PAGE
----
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+++ Brexit: English bishops say “no” to Settlement Scheme imposed by the government on EU citizens +++

The British government will soon launch a “Settlement Scheme” aimed at EU citizens who live in England, offering them “a legal route” to remain after the 2016 Referendum which led to the UK’s withdrawal from the EU. But the Catholic Church in England and Wales “strongly” opposes this decision for it charges “people for securing the rights they already have”. “This is not only unprincipled”, Bishop Paul McAleenan in charge of Migration and Asylum at the Bishops’ Conference strongly denounced in a statement, “but will also create a barrier for larger families or people facing financial difficulties”. For this reason, the bishops made representations on these issues to ministers and through the Home Office working groups set up to discuss the Settlement Scheme and will continue to do so. In his statement, Bishop McAleenan, on behalf of the Catholic Church of England and Wales, expressed “solidarity” to all EU citizens who “have made their home here”, and since “the majority are themselves Catholic this is a special pastoral concern for us”, the bishop explained.
The bishop also emphasised “the extensive contribution that people from across Europe have made to our society. They are an integral and valued part of our parishes, schools and communities”. And he went on to say: immigration from Europe “has not undermined opportunities for UK citizens”; on the contrary, it “brought considerable economic and social benefits”. After the 2016 referendum, too many European people living in the UK “have faced profound uncertainty and insecurity about their future”. Despite “reassurances offered by senior politicians”, people “have been given far too little information or binding commitments about their right to stay. For some, this has been worsened by the appalling rise in hate crime, which has left them feeling unwelcome or even threatened in the country that has become their home”. The bishops are particularly concerned about the most vulnerable, who may face difficulties in accessing the scheme, leaving their immigration status at risk.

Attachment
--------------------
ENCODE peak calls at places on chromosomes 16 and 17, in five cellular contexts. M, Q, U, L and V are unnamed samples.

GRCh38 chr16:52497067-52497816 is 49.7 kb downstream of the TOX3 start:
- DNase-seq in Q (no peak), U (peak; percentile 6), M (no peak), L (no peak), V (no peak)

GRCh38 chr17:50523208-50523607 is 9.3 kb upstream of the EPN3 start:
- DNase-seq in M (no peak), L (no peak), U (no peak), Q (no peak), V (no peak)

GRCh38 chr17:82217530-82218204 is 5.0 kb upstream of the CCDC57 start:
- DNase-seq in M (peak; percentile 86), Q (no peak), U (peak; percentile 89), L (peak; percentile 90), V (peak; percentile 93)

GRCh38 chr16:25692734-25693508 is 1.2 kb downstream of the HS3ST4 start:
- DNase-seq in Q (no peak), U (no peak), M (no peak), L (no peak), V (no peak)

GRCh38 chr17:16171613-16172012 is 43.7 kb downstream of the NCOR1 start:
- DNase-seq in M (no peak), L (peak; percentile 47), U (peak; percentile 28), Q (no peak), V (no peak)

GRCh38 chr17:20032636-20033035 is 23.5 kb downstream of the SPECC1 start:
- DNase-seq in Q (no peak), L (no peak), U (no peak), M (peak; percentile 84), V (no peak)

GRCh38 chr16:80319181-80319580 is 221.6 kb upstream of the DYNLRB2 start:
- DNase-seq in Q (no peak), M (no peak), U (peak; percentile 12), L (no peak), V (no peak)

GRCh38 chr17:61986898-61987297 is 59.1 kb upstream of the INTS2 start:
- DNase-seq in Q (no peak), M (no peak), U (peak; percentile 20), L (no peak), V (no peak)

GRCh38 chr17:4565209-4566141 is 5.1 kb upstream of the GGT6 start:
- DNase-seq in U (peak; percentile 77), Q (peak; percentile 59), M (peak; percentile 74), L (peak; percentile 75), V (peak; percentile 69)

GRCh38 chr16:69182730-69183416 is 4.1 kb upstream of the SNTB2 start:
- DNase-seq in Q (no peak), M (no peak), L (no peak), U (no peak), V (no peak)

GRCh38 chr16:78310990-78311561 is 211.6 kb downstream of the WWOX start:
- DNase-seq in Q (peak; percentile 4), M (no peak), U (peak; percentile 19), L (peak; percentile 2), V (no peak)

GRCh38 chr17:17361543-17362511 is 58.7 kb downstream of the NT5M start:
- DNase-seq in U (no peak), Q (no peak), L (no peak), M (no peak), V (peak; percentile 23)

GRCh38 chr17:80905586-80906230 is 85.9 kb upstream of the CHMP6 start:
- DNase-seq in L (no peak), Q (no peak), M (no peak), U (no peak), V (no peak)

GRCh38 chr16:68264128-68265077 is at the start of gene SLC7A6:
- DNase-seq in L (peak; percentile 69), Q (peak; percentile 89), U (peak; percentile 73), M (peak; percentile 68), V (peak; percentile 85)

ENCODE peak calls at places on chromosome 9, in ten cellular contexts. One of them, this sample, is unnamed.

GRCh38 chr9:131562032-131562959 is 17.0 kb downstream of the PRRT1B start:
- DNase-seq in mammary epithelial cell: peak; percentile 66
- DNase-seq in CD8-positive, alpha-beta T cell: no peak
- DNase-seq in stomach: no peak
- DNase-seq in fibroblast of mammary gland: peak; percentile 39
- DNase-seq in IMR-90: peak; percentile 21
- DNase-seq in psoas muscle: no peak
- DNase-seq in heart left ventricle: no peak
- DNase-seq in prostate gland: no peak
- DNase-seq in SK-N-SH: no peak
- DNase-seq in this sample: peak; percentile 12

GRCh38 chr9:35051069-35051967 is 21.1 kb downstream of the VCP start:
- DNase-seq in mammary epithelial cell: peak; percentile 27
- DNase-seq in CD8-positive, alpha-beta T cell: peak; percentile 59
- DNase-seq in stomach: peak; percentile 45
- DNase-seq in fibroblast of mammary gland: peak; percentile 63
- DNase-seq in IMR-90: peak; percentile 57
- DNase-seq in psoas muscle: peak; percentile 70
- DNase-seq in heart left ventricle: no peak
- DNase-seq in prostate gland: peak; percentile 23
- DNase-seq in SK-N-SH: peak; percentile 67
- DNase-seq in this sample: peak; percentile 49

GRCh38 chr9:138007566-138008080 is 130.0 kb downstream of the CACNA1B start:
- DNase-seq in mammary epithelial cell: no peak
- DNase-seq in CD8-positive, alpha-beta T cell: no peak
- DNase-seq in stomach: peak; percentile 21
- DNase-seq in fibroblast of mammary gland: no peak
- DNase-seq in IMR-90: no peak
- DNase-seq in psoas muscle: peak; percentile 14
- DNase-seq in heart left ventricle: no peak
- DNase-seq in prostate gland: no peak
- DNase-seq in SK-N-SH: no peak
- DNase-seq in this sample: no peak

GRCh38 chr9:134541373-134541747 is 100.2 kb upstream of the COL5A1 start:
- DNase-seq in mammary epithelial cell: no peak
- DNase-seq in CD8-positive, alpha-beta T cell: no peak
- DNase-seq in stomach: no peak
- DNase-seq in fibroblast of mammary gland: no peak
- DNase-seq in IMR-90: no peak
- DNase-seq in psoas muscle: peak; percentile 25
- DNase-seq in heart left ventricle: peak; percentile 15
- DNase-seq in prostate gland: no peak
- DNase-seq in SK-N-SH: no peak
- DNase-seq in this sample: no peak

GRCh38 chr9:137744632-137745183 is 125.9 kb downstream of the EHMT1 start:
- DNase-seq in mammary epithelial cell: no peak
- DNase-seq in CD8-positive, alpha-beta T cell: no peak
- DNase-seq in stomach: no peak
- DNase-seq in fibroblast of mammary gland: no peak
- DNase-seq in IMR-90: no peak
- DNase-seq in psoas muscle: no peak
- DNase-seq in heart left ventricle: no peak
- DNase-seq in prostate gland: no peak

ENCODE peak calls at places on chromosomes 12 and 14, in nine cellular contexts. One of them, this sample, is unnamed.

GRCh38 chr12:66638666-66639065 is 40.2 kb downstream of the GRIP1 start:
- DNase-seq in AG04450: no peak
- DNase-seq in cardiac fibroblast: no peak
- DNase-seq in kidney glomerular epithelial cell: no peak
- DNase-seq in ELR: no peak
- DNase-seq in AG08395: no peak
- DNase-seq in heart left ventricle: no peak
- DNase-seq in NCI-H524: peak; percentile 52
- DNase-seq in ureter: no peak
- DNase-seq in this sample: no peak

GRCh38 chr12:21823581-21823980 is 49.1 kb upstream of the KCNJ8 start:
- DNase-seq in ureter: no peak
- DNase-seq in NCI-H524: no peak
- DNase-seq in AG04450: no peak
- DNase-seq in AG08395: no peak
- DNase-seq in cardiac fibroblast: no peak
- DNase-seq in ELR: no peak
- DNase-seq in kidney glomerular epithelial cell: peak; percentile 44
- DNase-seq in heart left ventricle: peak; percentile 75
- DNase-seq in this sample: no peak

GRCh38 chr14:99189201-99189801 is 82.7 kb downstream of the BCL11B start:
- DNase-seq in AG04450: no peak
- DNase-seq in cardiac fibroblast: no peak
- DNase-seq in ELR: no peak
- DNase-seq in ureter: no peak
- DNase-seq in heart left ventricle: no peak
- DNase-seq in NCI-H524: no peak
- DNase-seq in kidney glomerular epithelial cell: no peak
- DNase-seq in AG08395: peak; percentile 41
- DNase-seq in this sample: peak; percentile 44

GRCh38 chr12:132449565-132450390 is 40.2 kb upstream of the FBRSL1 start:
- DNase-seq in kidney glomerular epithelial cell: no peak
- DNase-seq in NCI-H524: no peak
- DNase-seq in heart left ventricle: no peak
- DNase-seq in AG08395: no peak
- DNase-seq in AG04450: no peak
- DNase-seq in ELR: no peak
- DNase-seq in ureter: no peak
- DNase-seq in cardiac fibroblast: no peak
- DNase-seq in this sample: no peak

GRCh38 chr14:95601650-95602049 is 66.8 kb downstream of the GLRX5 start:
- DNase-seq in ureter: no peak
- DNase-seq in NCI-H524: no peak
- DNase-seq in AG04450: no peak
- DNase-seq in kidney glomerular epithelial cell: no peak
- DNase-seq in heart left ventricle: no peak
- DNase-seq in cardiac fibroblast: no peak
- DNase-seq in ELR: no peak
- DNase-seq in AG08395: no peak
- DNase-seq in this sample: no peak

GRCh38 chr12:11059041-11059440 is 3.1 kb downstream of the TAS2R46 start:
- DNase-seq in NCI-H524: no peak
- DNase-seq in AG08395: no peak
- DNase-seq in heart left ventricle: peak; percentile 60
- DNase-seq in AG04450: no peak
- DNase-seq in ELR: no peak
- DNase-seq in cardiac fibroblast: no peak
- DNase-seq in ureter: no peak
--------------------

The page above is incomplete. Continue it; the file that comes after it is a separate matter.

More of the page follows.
The bishops therefore ask Catholic parishes, schools and organisations to bring the Settlement Scheme to the attention of those who may need it and to signpost people towards official information on how to access it.

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